Jenna Yoon was studying Korean art history when she realized there were few resources on the topic available in libraries and bookstores in the United States. Now, the Austin mom has authored a book to help fill another gap: the representation of Asian characters in literature for young people.
“Lia Park and the Missing Jewel” is out now. It’s Yoon’s first book and is pegged for kids ages 8 through 12. In the book, she draws on her expertise.
“I felt like it was a good way to introduce Korean art history and Korean culture to kids in a fun way,” Yoon said.
But, above all, Yoon said she had one kid in mind: her daughter.
“My daughter is Korean-American. She was born here, and growing up she loved everything Disney, all the princesses, and especially Elsa,” Yoon said.
One day, Yoon bought her daughter a blonde wig like the character from the “Frozen” films. It was a hit for a while but then —
“She got really upset at me one day, and she demanded to know why her hair was was not yellow like Elsa’s and why her hair was a boring black color… And it broke my heart,” Yoon said.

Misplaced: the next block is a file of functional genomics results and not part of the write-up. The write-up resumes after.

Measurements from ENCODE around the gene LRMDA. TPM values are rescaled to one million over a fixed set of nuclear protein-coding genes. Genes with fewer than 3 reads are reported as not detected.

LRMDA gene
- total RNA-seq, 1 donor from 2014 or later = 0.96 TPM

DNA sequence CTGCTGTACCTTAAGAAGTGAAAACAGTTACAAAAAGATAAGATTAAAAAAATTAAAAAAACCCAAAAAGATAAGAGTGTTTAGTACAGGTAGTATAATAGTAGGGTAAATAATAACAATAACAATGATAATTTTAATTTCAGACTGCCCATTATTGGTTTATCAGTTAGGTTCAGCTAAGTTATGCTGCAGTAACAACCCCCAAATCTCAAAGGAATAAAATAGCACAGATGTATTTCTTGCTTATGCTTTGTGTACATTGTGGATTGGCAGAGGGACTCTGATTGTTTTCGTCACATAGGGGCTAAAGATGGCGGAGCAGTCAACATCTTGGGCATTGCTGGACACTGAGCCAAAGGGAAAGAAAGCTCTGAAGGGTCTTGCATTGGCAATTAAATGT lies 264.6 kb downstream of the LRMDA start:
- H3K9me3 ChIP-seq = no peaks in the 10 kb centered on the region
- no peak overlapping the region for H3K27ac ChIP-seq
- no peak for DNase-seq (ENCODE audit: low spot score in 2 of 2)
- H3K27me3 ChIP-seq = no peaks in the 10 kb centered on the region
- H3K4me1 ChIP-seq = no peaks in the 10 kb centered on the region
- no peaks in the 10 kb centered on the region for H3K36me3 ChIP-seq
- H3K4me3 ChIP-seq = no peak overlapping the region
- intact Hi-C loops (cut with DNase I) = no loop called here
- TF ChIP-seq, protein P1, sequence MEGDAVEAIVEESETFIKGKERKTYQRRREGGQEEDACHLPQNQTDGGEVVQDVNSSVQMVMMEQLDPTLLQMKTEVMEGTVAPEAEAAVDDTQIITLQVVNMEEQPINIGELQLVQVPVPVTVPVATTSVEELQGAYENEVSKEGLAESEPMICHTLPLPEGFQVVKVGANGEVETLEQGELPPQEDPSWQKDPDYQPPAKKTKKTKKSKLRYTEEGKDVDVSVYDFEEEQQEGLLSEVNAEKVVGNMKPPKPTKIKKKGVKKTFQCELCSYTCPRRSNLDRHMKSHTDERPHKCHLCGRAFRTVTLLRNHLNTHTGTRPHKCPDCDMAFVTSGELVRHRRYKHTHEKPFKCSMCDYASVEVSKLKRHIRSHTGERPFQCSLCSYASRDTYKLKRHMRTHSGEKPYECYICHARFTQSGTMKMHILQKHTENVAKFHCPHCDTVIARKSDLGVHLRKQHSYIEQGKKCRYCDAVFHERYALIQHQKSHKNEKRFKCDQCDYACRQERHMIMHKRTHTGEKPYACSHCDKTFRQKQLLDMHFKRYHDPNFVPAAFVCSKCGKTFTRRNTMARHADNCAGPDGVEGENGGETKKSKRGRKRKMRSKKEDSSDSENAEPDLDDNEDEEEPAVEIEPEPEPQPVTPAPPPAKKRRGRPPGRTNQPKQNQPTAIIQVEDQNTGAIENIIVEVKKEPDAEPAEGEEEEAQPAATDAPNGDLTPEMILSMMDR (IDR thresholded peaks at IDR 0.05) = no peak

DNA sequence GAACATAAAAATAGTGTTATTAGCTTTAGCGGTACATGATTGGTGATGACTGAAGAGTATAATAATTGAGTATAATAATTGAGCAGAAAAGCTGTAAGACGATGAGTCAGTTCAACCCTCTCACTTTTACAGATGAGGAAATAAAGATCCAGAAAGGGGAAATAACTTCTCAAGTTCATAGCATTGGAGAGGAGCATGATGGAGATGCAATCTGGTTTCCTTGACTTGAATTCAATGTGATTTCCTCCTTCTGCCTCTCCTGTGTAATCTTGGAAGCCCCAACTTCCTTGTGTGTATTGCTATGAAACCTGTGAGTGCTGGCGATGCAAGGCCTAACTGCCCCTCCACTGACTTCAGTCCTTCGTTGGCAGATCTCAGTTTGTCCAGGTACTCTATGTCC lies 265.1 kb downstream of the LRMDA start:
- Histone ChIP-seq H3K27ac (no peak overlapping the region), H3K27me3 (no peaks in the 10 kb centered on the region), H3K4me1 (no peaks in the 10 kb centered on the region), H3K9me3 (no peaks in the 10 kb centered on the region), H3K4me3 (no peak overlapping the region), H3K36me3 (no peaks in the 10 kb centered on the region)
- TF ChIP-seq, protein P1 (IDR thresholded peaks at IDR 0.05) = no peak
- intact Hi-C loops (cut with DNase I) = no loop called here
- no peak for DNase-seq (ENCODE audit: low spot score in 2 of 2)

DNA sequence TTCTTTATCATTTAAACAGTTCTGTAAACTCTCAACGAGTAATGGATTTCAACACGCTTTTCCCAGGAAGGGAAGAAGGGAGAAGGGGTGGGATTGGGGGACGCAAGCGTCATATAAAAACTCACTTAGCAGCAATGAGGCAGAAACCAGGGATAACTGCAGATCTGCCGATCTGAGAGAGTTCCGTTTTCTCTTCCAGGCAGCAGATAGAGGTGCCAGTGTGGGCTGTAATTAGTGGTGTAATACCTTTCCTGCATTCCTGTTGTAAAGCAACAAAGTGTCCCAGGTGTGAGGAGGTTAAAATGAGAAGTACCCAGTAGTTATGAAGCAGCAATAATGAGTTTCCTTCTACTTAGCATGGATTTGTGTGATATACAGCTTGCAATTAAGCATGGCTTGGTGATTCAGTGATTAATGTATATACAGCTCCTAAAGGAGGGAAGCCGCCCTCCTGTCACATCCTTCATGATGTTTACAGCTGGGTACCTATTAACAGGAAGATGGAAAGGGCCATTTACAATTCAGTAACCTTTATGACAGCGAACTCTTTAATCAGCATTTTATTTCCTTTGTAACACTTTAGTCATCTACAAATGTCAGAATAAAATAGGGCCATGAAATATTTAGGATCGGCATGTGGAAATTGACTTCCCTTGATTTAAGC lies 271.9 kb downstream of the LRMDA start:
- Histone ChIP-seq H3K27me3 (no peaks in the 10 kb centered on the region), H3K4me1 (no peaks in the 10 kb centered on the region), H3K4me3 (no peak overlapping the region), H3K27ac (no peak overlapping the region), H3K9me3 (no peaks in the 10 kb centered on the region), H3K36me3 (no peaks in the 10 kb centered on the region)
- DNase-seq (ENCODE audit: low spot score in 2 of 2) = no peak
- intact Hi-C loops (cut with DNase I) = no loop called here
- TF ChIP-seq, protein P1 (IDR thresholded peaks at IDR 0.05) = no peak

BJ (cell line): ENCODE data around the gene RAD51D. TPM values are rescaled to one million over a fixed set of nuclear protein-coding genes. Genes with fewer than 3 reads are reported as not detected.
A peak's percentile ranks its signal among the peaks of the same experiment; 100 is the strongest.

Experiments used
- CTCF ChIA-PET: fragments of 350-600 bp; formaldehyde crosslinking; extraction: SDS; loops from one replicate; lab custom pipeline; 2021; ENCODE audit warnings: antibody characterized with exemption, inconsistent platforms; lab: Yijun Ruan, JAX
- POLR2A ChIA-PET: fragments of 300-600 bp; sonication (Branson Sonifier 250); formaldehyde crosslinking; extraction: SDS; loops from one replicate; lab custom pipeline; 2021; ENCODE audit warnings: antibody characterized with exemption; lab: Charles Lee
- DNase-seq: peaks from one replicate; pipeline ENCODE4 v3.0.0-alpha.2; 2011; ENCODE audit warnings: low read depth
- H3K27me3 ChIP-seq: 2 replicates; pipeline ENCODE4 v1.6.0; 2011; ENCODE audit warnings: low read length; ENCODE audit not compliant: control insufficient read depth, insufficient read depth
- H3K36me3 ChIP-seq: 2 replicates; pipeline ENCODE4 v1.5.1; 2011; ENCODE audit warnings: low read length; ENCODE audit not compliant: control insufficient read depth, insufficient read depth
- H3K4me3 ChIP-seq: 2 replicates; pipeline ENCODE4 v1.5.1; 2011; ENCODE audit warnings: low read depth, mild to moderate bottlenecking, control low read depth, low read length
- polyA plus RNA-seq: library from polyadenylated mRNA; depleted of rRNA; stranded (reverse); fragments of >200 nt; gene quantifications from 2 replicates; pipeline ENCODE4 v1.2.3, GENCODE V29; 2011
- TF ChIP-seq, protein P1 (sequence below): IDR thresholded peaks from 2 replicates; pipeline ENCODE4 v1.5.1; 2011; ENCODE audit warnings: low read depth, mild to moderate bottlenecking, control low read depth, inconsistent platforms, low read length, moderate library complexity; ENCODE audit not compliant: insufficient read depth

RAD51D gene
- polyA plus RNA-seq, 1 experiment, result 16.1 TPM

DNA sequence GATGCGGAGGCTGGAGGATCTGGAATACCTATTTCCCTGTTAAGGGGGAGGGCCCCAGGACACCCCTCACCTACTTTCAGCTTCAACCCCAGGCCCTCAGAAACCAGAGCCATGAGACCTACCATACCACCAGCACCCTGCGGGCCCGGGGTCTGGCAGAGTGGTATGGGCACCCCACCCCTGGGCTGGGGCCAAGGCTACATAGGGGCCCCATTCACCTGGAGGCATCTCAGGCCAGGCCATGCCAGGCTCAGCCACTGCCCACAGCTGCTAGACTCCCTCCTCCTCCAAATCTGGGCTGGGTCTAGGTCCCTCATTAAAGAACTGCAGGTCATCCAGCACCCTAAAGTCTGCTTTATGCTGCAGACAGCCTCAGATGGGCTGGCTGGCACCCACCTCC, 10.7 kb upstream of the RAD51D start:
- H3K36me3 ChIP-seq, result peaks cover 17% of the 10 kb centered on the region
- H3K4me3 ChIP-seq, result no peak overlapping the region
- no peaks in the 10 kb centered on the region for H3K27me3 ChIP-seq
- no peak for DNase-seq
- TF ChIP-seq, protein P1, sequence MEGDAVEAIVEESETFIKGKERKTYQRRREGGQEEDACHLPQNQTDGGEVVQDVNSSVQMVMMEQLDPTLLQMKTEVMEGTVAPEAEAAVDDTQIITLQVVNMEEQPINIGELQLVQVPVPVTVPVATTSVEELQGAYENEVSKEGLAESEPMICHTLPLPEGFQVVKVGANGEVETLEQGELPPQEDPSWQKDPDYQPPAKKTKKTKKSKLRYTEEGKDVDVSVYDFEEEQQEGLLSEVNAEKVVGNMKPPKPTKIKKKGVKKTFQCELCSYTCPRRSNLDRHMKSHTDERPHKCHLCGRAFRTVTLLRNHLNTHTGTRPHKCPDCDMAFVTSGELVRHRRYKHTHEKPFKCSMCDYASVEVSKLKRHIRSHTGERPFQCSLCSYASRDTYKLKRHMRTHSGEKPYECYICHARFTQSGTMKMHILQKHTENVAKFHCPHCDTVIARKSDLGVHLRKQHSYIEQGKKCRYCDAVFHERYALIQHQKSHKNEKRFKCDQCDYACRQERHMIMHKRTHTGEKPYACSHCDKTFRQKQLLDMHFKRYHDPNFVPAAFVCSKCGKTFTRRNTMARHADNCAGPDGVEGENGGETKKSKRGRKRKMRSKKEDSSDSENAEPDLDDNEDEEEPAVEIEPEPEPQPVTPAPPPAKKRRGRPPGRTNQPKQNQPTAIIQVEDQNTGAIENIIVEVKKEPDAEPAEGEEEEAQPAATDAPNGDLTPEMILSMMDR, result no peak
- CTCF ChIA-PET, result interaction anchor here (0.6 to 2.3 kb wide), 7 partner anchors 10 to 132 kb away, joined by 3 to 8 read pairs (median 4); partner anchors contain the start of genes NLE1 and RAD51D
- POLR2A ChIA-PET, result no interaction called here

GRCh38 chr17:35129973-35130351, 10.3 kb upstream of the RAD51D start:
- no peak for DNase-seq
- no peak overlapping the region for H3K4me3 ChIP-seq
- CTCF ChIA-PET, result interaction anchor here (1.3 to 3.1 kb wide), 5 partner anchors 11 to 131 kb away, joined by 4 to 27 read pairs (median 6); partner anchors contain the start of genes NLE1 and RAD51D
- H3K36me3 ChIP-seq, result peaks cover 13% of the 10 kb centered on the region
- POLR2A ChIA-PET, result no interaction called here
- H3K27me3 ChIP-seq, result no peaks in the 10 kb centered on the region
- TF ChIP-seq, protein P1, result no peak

Yoon tried to explain that differences make us all special. She also searched for books to bring home that better reflected her daughter’s appearance. But she came up short.
“And so I started writing this story because I wanted her to grow up seeing herself in books, something that I never had growing up. And so I wanted to do my part, I guess, to have her grow up in a more inclusive and diverse world,” Yoon said.
“Lia Park and the Missing Jewel” follows a Korean-American girl on an adventure to save her magical missing parents. The story takes place both in the United States and in Korea.
“I think that most kids reading this, I hope that they would just have a fun and engaging adventure with Lia. But they’ll also be able to understand their peers a bit better,” Yoon said.